On February 23, the Research Organization and Open Innovation and Collaboration staged an international conference at Ritsumeikan University Osaka Ibaraki Campus to mark the inauguration of the Ritsumeikan Asia-Japan Research Organization. The conference was attended by professors in Asian studies from leading universities. The conference was held as part of the Asia-Japan Research Development Project launched by Ritsumeikan University.
In Session 1, Professor Miyazaki, Director of the Mario Einaudi Center at Cornell University, gave a presentation on research work at the center. The Mario Einaudi Center, founded in 1961, is internationally renowned for its historic area studies programs. About half of its funding comes from the university’s central budget, which demonstrates the university’s deep commitment to international studies. He touched upon the recent trend toward ‘inward-looking societies’ in many countries and emphasized the importance of turning our gaze outward. He also expressed his hopes for collaboration between Cornell and Ritsumeikan University in the field of Asian studies.
Next, Professor Riles of Cornell University gave a passionate presentation on Meridian 180, a multilingual platform for policy solutions and experimentation. It was founded six years ago in the wake of the Great East Japan Earthquake. Another crisis is likely to occur on a similar scale soon, be it an environmental crisis, a financial crisis, a trade war, or a military crisis. Meridian 180 aims to respond to these crises by presenting new ways of engaging more than 800 leading thinkers and experts to boost new collaborations across disciplines. “The role of a global university is to take on these challenges because no other institutions or societies can do that,” she added.
Professor Veronica Taylor from the Australian National University (ANU) gave the final presentation in Session 1. ANU and Ritsumeikan University are currently working toward setting up a double undergraduate degree program. ANU was founded in 1946 as a national research university to study the Asia-Pacific. Today, more than 40% of its academic staff come from overseas, and ANU was ranked as the seventh most international university in the world in 2017. One of its most distinctive outputs is the ANU Update, which is a one- or two-day conference held annually on a country-by-country basis, such as ANU China Update, or Japan Update. In closing, she remarked that universities are being challenged to walk a line between policy salience (relevance for the government) and academic integrity.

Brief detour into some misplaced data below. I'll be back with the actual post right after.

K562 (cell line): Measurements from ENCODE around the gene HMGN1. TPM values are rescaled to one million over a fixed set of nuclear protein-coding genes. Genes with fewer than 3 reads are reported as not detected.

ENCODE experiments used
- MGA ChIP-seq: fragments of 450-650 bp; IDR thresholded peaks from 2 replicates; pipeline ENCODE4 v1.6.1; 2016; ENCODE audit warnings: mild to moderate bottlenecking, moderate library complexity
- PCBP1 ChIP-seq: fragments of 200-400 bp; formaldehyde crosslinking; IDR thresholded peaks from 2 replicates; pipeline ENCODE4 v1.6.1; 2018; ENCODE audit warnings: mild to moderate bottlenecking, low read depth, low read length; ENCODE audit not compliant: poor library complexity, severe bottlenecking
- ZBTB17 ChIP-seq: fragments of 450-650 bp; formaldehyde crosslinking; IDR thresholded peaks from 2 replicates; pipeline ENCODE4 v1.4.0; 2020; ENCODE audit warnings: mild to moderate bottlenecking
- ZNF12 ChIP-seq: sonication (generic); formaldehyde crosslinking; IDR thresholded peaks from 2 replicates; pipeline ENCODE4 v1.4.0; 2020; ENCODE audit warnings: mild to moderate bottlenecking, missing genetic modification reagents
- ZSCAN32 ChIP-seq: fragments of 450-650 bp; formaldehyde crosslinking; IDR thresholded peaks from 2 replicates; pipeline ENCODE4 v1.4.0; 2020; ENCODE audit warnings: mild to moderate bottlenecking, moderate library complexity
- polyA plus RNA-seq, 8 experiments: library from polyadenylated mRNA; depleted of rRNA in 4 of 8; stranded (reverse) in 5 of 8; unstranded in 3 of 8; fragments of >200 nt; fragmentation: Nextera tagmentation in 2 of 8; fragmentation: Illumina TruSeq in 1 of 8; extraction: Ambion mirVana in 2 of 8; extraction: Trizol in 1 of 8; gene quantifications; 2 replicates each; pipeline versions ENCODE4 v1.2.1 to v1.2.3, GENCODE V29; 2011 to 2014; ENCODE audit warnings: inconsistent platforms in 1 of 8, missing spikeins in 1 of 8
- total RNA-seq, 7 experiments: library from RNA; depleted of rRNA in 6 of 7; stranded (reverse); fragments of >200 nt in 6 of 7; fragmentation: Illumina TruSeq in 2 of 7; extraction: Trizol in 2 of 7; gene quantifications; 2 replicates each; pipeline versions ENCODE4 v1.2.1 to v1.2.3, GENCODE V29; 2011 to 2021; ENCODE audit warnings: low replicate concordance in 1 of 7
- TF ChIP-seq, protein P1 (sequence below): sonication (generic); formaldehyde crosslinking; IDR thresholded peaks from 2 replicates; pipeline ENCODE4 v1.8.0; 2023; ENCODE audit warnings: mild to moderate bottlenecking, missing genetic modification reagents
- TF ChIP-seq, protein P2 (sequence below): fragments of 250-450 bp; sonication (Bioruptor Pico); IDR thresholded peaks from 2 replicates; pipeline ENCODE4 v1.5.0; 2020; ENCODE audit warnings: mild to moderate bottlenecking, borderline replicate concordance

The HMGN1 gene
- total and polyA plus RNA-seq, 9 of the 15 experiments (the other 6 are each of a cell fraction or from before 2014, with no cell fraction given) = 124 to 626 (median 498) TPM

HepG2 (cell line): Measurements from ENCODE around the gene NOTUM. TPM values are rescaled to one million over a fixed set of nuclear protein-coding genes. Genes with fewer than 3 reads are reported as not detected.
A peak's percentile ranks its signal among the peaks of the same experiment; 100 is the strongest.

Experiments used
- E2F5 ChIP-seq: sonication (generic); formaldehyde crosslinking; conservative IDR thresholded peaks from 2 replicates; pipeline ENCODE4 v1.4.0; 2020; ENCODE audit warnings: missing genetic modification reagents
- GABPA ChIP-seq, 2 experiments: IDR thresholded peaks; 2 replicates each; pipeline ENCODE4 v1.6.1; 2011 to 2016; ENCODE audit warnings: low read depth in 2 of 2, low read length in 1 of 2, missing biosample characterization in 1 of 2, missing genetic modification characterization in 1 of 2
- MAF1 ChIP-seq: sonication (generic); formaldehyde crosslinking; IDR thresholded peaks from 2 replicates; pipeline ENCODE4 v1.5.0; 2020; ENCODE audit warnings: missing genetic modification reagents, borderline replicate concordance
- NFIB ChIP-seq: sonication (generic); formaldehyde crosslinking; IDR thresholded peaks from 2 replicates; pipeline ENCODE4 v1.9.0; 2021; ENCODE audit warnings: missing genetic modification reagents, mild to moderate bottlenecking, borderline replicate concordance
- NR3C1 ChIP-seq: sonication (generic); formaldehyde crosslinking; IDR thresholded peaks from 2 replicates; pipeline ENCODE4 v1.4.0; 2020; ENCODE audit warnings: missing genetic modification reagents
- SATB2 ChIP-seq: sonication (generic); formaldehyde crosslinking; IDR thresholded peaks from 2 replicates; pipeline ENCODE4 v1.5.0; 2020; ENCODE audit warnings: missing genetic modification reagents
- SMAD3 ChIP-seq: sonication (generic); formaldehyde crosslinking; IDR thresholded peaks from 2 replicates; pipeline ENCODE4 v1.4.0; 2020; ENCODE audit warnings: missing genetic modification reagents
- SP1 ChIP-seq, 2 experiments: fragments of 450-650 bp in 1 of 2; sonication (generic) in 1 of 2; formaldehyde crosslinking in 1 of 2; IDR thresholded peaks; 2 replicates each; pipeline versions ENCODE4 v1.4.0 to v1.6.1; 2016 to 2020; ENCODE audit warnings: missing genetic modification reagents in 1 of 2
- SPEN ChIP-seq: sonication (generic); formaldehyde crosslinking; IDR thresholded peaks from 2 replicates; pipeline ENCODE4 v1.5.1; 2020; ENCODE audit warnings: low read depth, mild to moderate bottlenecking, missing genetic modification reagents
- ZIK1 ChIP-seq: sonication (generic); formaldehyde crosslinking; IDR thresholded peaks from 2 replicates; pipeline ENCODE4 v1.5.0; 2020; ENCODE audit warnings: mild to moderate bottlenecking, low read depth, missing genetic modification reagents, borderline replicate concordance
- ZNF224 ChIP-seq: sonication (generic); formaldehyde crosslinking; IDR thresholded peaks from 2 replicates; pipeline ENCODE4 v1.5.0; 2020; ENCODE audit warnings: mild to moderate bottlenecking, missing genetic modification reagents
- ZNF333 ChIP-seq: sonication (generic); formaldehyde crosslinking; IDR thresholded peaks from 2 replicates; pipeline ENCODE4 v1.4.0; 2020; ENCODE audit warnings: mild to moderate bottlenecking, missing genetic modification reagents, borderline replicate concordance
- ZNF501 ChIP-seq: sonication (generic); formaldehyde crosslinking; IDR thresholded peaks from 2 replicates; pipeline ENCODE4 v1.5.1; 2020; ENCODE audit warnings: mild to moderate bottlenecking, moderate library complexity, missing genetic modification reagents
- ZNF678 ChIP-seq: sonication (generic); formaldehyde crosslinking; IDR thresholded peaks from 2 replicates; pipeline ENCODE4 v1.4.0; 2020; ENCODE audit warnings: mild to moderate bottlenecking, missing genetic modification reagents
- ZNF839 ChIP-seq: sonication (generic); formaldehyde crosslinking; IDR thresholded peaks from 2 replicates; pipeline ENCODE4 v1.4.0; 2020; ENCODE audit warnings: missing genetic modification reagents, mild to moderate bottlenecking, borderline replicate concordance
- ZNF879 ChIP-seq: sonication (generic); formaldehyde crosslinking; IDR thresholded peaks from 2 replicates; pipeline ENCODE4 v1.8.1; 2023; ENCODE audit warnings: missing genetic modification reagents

In Session 2, four distinguished members of the Ritsumeikan faculty presented their research findings. Professor Nakagawa, Director of the Research Centre for Palaeoclimatology, gave a presentation on climatic regime shift. He explained that we might face an abrupt change in temperature by the end of this century. However, such a change was considered relatively “gradual” from a geological perspective, because there was a big difference in timescale between geological climate change and contemporary climate change. As human history shows, today’s stable climate will not last forever. He therefore insisted on the importance of respecting diversity and putting our heads together to find solutions. And indeed this was the theme of the conference.
Following the presentation by Professor Nakagawa, Professor Oda, Professor Chikamoto, and Professor Yamazaki gave presentations on their respective research topics.
Thanks to the wonderful presentations and some lively interactions during the Q&A sessions and panel discussions, the conference was a great success.